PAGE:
In this case, as the delay of the Kern Motor Spray, Sammy who was Bosco’s customer had to terminate the rental contract with Bosco. As a result, Bosco lost a good profit of $30,000 from that contract which the normal profit for such a contract would only be $10,000.
To determine whether Bosco can recover the full $30,000 as damages from Kern Motor Spray, we should, firstly, consider the recovery of the remoteness of damages. There are two cases we could consider. The first case is Hadley v Baxendale and the second case is Victoria Laundry (Windsor) Ltd v Newman Industries Ltd.
In Hadley1 lays down two rules which give us guidelines in determining whether normal profit or abnormal profit is recoverable. Damages are recoverable when the innocent parties may fairly and reasonably be considered as arising naturally; i.e. according to the usual course of things, from the breach, and the innocent parties may reasonably be supposed to have been in the contemplation of both parties when the contract was made.
In Hadley1, there had been a delay in a carriage contract. The mill owner sued for damages but the defendant was held not liable for profits lost due to his failure to deliver a mill shaft promptly. The court found that he could not be taken to have known of the special circumstance that until the shaft was delivered, the mill could not operate.
In Victoria Laundry, it reformulated the test of remoteness of liability laid down in Hadley. This case involved the late delivery of a boiler to the plaintiffs who were dyers. The dyers claimed loss of profits arising in the ordinary course of business, and loss of exceptional profits on especially advantageous government contract.
However, it was held that only the ordinary loss of profits was recoverable. The exceptional profits on government contracts were not recoverable as the defendant had no knowledge that the boiler was required to fulfill unusually profitable contracts. Moreover, the court summarized the substance of the test in the following 3 propositions:
Firstly, in cases of breach of contract, the aggrieved party is only entitled to recover such part of the loss actually resulting as was at the time of the contract reasonably foreseeable as liable to result from the breach.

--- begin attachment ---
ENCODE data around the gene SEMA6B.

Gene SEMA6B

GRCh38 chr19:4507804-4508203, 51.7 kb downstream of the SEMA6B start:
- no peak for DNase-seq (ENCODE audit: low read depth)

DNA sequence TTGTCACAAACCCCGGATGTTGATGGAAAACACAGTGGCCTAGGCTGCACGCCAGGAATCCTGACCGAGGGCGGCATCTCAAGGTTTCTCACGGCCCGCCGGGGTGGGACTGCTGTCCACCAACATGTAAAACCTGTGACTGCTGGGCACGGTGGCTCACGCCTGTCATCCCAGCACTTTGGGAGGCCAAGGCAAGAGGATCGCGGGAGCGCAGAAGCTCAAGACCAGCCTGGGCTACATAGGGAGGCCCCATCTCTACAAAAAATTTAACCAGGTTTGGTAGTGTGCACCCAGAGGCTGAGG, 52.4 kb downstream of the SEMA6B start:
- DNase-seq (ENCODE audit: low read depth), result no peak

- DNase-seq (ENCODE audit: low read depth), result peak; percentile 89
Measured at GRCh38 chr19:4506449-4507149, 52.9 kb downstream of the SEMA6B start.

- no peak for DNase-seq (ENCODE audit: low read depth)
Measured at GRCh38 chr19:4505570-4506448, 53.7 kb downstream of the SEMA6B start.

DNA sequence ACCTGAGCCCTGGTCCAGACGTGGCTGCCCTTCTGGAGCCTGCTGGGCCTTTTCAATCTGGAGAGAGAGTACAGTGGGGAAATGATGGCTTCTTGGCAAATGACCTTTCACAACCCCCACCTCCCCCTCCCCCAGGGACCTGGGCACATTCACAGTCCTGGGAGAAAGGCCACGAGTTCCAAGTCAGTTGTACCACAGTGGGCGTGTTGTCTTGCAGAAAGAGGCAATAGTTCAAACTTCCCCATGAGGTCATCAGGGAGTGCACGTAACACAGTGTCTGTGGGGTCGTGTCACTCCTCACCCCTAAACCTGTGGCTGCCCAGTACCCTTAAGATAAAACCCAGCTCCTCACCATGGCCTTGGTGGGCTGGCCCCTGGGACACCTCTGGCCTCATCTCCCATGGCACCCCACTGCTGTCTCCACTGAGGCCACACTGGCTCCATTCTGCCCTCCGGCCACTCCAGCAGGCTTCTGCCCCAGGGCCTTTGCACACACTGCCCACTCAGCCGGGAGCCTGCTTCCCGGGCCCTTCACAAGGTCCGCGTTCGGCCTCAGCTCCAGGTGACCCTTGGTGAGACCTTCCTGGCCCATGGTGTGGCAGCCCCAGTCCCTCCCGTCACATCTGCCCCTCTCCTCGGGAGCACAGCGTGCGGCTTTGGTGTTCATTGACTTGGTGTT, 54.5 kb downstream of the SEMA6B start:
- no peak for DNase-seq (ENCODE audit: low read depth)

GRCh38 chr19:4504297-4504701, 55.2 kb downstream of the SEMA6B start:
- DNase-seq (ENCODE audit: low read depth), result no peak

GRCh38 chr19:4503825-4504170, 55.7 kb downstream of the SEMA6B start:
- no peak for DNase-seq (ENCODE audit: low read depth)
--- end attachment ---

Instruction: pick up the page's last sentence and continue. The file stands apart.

Secondly, what was at that time reasonable so foreseeable depends on the knowledge possessed by the parties or by the party who later commits the breach.
Thirdly, for this purpose, knowledge “possessed” is of two kinds; imputed and actual. Everyone, as a reasonable person, is taken to know the ‘ordinary course of things’ and consequently what loss is liable to result from a breach of contract in that ordinary course. This is the subject-matter of the ‘first rule’ in Hadley v Baxendale. Where the breaching party actually possessed actual knowledge of special circumstances at the time the contract was concluded, s/he will be responsible to pay damages for any such additional loss pursuant to the second limb of the rule in Hadley v Baxendale.
Back to our scenarios 1, Kern Motor Spray knew that Bosco needed the car by 6 pm as Bosco had specifically told them that he needed the cars by 6 pm. Therefore, according to the usual course of things, this loss of normal profit of $10,000 was reasonably foreseeable. Bosco ought to receive the damage of such breach of contract.
However, the exceptional profits ($20,000) were not recoverable as the special circumstances were not communicated by both parties based on Victoria Laundry. Kern Motor Spray had no knowledge that there was an unusually profitable contract.
Therefore, Bosco cannot recover the full $30,000 as damages from Kern Motor Spray. Instead, he can only recover the normal profit of $10,000. The exceptional profit of $20,000 was not recoverable as it was too remote. Scenario 2
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